• AGILE IT AT WORK: PROJECT FORBEARANCE At the start or 2012, responding to a request from one of its clients, HML began a project to implement improvements to iConnect to support anticipated regulatory requirements proposed by the FSA.INDUSTRY Speed of response was critical to the client’s needs, but uncertaintyREACTION TO around what was really needed was high – HML was seeking to be first toAGILE IT: market – and operational usability was essential to ensure minimal impact to customers and call centre consultants.“I got the impressionthat [lean-agile During the start-up phase of the project, the team, through a series ofprinciples] were truly workshops with stakeholders, created a high level vision, a prioritised listembedded in the day- of high level requirements and an outline roadmap. Work then proceededto-day work of the using fortnightly iterations that planned, built and demonstrated newteams.” functionality. Regular retrospectives generated frequent improvement ‘experiments’ which drove constant adaptation and improvement in how the team worked.“I was surprised at just As the project progressed many items originally in the backlog werehow good the visual considered unnecessary, and many new items were added in responsemanagement was in IT to improved understanding of needs identified through thein terms of its variety demonstrations. Throughout the process, both the client and internaland complexity.” stakeholders were involved, and this has resulted in high levels of engagement and satisfaction.“I was greatly Key metricsimpressed by the IT Mobilisation time: 2 weeksdepartment...to see anIT team working so First demo of useable 2 weeks after mobilisation, andcohesively is something functionality: fortnightly thereafterwe can only dream of.” First delivery of useful features: 6 weeks after mobilisation, and monthly (on demand)Delegate thereafterresponses from a Number of software defects 0meeting of the escaped into production:Lean Service Internal stakeholder Consistently rated highForum, hosted at satisfaction:HML in April 2012.For more Client satisfaction: Consistently rated highinformation on theLean Service What the client said:Forum see: “The projects teams approach throughout has been one of collaboration best demonstrated by their invitation to me, to not only attend, but part-http://www.oeeuk.c facilitate the two day forbearance training event that was delivered to ourom/community- Credit Management colleagues.” (Compliance Manager)leanforum.asp “It has been a pleasure to work with the Forbearance project team. Communication has been excellent throughout the project, they have been responsive to requirements (including late ones) and all signs point to delivery meeting agreed scope and originally agreed timescale.” (Operations Manager)© HML 2012. All rights reserved. 14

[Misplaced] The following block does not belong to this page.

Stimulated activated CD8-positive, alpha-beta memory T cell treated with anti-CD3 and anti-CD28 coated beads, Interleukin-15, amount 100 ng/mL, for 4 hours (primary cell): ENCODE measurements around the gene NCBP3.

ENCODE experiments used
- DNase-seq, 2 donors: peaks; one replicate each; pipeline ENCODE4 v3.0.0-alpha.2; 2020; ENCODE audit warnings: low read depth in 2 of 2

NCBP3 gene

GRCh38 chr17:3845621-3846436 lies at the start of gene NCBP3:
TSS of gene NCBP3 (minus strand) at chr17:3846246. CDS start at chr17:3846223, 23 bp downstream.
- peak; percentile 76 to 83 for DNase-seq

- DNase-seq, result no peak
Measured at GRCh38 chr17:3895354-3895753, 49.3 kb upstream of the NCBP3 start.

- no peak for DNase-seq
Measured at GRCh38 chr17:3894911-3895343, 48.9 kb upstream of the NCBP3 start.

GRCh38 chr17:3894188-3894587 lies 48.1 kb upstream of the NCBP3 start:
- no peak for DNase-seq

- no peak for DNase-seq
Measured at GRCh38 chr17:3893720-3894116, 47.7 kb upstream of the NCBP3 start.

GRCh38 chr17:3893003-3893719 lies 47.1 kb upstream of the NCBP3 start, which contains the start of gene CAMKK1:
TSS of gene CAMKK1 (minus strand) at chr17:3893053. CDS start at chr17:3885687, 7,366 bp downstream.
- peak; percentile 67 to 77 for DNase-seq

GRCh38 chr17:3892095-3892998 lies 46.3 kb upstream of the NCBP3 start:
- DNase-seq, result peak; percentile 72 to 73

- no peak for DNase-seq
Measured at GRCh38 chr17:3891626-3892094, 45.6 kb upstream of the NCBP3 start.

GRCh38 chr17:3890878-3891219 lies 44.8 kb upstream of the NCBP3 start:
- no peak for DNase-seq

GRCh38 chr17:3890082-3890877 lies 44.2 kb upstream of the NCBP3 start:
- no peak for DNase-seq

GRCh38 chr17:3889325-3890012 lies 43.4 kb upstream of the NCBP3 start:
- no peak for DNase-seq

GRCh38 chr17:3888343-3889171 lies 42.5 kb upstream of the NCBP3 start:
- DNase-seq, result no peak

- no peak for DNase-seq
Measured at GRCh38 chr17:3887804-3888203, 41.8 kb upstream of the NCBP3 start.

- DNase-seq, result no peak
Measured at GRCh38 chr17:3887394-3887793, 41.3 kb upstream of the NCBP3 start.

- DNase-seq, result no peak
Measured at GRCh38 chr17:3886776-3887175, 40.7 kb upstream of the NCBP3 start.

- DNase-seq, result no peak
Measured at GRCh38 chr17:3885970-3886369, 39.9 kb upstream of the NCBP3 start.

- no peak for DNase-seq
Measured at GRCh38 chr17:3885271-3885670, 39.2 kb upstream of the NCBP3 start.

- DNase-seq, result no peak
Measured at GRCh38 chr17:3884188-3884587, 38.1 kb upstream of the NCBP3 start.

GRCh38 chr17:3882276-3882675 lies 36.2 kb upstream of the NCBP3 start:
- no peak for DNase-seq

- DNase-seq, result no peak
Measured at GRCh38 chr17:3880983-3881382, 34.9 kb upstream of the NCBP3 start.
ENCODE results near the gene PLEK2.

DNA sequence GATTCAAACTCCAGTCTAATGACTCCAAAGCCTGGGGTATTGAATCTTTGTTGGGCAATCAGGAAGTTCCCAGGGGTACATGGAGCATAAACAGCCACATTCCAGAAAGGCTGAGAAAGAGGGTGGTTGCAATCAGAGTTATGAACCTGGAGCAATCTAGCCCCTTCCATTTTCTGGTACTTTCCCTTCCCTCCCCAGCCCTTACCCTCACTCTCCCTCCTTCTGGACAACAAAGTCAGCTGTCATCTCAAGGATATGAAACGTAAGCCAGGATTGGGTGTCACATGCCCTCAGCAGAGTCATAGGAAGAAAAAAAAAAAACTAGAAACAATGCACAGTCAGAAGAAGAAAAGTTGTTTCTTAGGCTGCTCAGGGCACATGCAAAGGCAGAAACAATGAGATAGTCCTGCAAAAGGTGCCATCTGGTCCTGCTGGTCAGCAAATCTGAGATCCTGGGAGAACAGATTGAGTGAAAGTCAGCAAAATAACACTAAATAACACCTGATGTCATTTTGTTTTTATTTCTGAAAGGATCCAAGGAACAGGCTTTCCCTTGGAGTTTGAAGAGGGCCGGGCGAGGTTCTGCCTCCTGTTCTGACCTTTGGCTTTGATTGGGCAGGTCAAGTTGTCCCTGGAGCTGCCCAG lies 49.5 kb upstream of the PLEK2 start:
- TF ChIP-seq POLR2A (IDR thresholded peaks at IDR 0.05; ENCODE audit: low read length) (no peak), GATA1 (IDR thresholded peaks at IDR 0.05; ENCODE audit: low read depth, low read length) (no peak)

• ABOUT THE AUTHOR: Andy Lawrence, Lean-Agile Practice Lead Andy has over 20 years experience in delivering IT based solutions across a diverse range of industries, and has been leading and coaching software teams in lean and agile software development for the last decade. He has presented at conferences and industry events, and regularly contributes to groups such as Agile Yorkshire and Agile Testing in Finance. Andy joined HML in 2008, initially working with the Business Intelligence team before joining the IT department to lead the lean-agile implementation. Andy has been nominated in the Agile Coach or Mentor of the Year category for UK Agile Awards 2012.© HML 2012. All rights reserved. 15